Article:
Tobacco's status in the trade transaction is disputed

Tobacco manufacturers and lawmakers from the state of Kentucky and other countries squaring off against the anti-smoking groups over whether to turn culture into a trade agreement that the U.S. is in talks with eight countries in the Pacific.
Public health groups argue that excluding tobacco from trade agreements such, helps worldwide campaign to reduce smoking. But lawmakers and farmers claim that the ban on tobacco can lead to economic losses to Kentucky and other states, and sets a bad precedent.
The Obama administration has not said that he intends to do. U.S. Trade Representative Ron Kirk was noncommittal when pressed on this issue, Congressman Geoff Davis of Kentucky, R-4th District, at a recent House Ways and Means Committee hearing.
“Let me be clear: we do not have (the decision) to exclude any proposal or any tobacco product,” Kirk said. “I know that there is great interest on the part of the Kentucky delegation.”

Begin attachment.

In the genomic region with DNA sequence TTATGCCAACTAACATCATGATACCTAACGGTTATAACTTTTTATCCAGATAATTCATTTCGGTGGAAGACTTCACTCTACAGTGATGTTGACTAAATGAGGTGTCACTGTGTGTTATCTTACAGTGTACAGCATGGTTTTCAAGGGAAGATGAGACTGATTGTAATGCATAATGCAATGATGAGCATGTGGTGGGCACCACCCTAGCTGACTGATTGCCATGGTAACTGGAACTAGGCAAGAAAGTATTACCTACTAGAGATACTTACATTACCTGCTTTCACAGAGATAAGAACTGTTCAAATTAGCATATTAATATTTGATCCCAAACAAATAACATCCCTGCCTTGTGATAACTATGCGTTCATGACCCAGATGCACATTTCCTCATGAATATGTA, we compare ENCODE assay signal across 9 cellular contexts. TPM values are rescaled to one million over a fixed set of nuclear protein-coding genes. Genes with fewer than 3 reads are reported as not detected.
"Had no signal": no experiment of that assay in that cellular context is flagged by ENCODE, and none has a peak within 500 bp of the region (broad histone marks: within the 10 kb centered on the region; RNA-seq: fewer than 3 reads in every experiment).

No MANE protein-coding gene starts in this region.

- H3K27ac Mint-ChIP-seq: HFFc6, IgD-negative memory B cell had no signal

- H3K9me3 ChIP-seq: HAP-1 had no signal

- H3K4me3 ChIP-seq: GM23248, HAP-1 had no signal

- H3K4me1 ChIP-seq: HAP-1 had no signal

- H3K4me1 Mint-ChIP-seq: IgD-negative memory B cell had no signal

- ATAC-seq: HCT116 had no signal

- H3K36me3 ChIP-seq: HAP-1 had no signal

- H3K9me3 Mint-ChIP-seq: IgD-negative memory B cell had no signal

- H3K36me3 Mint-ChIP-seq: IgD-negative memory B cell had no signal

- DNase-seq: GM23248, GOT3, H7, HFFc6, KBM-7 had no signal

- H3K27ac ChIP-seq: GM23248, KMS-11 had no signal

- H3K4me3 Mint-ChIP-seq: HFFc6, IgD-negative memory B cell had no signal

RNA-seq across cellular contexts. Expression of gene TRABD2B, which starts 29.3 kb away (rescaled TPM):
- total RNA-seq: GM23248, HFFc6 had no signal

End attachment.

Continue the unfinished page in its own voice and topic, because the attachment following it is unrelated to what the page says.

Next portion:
Davis and the rest of the state congressional delegation urged the administration in October to avoid the exclusion of any specific products of commercial transactions.
“Kentucky is one of the largest tobacco-producing states in the production of tobacco leaves to support thousands of jobs in the Commonwealth,” the delegation wrote to Kirk. Other delegations of Congress from tobacco states, including North Carolina, Ohio and Virginia, wrote similar letters.
More than 80 percent of Kentucky tobacco is exported, so that the exceptions to the trade agreement “threatens the business of our vendors, and may be harmful to the communities where they live and work in Kentucky,” the letter said.
Economic effect
Roger Quarles, president of Lexington-based Burley Tobacco Manufacturers’ Association, said in an interview that tobacco generates $ 350 million to $ 400 million a year to the economy of Kentucky.
“If you have any trade agreements that exist in the world that benefit agricultural production, we need to be included,” Quarles said. “We feel like the American manufacturers do not have to be at a disadvantage compared to other countries.”